# Practical Inequalities — Hoeffding's Inequality

A friend had the following problem. His algorithm took as its input a random matrix, performed some operation on that matrix, and got out a result that either did or did not have some property. As the name implies, the random matrix is chosen 'at random.' In particular, each element is a independent and identically distributed normal random variable. There's a whole theory of random matrices, and things can get quite complicated.

Fortunately, for the problem at hand, we didn't need any of that complicated theory. In particular, what we're interested is the outcome of a certain procedure, and the inputs to that procedure are independent and identically distributed. Thus, the outputs are as well. Since the outcome either happens or does not, we really have that the outcomes are Bernoulli random variables, with some success probability \(p\).

The question my friend had can be stated as: how many samples do I have to collect to say with some confidence that I have a good guess at the value of the success probability \(p\)? Anyone who has ever taken an intro statistics course knows that we can answer this question by invoking the central limit theorem. But that means we have to worry about asymptotics.

Let's use a nicer result. In particular, Hoeffding's inequality gives us just the tool we need to answer this question. Hoeffding's inequality^{1} applies in a very general case. For Bernoulli random variables, the inequality tells us that if we compute the sample mean \(\hat{p} = \frac{1}{n} \sum\limits_{i = 1}^{n} X_{i}\), then the probability that it will deviate by an amount \(\epsilon\) from the true success probability \(p\) is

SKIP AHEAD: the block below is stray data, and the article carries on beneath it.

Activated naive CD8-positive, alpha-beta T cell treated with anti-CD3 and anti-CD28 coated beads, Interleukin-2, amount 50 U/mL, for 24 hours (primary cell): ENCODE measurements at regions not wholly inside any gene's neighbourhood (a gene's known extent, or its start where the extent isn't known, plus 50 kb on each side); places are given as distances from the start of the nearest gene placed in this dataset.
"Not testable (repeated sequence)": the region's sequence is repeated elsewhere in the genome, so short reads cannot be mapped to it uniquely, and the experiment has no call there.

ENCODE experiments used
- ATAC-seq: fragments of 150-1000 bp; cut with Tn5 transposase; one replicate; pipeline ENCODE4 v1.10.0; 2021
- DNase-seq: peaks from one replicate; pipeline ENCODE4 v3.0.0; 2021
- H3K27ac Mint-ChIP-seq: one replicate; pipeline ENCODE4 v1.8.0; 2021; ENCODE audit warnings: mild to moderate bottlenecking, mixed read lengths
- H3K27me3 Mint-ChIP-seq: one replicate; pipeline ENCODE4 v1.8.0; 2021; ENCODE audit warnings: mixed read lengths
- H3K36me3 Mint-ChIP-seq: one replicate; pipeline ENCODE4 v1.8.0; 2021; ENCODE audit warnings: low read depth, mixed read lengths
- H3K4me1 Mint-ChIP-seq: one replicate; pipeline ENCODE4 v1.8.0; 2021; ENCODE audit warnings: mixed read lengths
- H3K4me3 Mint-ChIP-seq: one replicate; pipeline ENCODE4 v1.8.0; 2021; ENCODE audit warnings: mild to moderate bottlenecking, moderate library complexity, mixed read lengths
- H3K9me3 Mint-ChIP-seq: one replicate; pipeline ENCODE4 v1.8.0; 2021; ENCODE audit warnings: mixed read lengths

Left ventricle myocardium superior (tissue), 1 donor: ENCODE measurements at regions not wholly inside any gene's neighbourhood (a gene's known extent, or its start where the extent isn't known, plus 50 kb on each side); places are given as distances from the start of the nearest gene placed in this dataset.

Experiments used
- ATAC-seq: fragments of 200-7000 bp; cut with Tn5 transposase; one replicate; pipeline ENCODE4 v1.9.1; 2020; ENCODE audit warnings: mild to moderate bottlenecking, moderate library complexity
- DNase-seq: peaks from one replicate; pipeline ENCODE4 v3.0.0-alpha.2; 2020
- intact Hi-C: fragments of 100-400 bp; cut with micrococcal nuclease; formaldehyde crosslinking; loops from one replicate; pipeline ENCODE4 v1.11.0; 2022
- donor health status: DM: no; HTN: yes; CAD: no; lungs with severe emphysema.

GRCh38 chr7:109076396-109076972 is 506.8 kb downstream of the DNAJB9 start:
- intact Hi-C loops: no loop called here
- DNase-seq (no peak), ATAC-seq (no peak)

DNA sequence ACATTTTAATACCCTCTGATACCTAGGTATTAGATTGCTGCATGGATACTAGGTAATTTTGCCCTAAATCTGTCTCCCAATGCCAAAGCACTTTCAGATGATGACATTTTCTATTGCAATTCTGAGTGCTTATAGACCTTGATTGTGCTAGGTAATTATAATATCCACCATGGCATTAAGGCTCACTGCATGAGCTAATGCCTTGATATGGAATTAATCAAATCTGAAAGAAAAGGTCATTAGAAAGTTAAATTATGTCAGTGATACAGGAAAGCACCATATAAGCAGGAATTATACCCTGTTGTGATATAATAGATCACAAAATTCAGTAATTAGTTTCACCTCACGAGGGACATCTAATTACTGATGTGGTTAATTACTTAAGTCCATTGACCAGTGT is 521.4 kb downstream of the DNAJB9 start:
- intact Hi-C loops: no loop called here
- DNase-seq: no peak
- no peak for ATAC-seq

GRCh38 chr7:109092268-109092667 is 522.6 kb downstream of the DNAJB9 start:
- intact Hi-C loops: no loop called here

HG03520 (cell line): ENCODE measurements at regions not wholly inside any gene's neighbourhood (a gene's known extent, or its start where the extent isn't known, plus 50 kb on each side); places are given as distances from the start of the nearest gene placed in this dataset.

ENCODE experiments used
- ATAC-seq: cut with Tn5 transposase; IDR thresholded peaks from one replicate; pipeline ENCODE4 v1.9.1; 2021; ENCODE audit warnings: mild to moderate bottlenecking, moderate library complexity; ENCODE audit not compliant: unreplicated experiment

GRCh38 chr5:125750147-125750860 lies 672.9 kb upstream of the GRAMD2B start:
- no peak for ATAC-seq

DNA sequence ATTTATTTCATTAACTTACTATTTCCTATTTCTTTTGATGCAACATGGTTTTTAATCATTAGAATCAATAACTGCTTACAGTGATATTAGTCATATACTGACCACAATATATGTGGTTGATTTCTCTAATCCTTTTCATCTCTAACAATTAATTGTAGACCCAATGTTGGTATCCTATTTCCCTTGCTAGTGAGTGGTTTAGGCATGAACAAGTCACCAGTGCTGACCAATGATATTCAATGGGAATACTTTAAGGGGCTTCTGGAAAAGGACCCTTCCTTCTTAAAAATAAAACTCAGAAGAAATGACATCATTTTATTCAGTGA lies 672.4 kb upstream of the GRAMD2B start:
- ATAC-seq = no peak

\[ P\left(\left|\hat{p} - p\right| > \epsilon\right) \leq 2 \ \text{exp}(-2 n \epsilon^{2}).\]

Notice how this probability doesn't depend on \(p\) at all. That's really very nice. Also notice that it decays exponentially with \(n\) and the square of \(\epsilon\): we don't have to collect too much data before we expect our approximation to \(p\) to be a good one.

What we're interested in is getting the *right* answer, so flipping things around,

\[ P\left(\left|\hat{p} - p\right| \leq \epsilon\right) \geq 1 - 2 \ \text{exp}(-2 n \epsilon^{2}).\]

If we want to fix a lower bound of the probability of deviating from the true value \(p\) by an amount \(\epsilon\), call this value \(\alpha\), then we can solve for \(n\) and find

\[ n > - \frac{1}{2} \log\left(\frac{1 - \alpha}{2} \right)\epsilon^{-2}.\]

This gives us the number of times we'd have to run the procedure to be \(100\alpha\)% confident our result is within \(\epsilon\) of the true value^{2}.

Of course, what we've basically constructed here is a confidence interval. But most people don't want to be bothered with 'boring'^{3} results from statistics like confidence intervals.

Inequalities make up the bread and butter of modern analysis. And with statistics being a branch of probability theory being a branch of measure theory, they also make for great tools in statistical analysis.↩

This reminded me that Hoeffding's inequality shows up in Probability Approximately Correct results in Statistical Learning Theory. Powerful stuff.↩

Though as we've seen, these results are far from boring, and involve some fun mathematics.↩